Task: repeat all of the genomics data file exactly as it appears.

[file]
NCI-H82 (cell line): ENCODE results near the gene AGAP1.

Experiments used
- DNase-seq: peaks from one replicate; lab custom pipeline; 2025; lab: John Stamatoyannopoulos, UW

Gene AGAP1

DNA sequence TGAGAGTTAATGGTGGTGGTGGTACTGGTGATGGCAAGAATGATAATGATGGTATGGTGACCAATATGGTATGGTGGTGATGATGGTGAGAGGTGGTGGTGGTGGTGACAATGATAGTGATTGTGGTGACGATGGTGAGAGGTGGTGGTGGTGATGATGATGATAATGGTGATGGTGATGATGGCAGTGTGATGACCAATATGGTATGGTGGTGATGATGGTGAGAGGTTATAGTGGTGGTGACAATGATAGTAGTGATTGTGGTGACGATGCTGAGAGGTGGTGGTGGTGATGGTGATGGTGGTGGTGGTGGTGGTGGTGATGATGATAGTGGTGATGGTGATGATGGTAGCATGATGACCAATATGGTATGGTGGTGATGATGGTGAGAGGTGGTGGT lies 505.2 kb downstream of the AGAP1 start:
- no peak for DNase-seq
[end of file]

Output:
NCI-H82 (cell line): ENCODE results near the gene AGAP1.

Experiments used
- DNase-seq: peaks from one replicate; lab custom pipeline; 2025; lab: John Stamatoyannopoulos, UW

Gene AGAP1

DNA sequence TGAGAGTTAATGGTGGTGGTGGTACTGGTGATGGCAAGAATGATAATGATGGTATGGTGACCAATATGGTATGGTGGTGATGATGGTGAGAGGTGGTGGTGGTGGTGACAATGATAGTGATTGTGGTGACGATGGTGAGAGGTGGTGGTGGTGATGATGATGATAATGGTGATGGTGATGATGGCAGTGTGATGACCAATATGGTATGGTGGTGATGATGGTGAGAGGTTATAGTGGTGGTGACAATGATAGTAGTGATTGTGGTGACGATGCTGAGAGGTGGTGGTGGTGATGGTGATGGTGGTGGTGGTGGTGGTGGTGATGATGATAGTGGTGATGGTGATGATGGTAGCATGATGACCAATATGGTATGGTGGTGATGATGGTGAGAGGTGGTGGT lies 505.2 kb downstream of the AGAP1 start:
- no peak for DNase-seq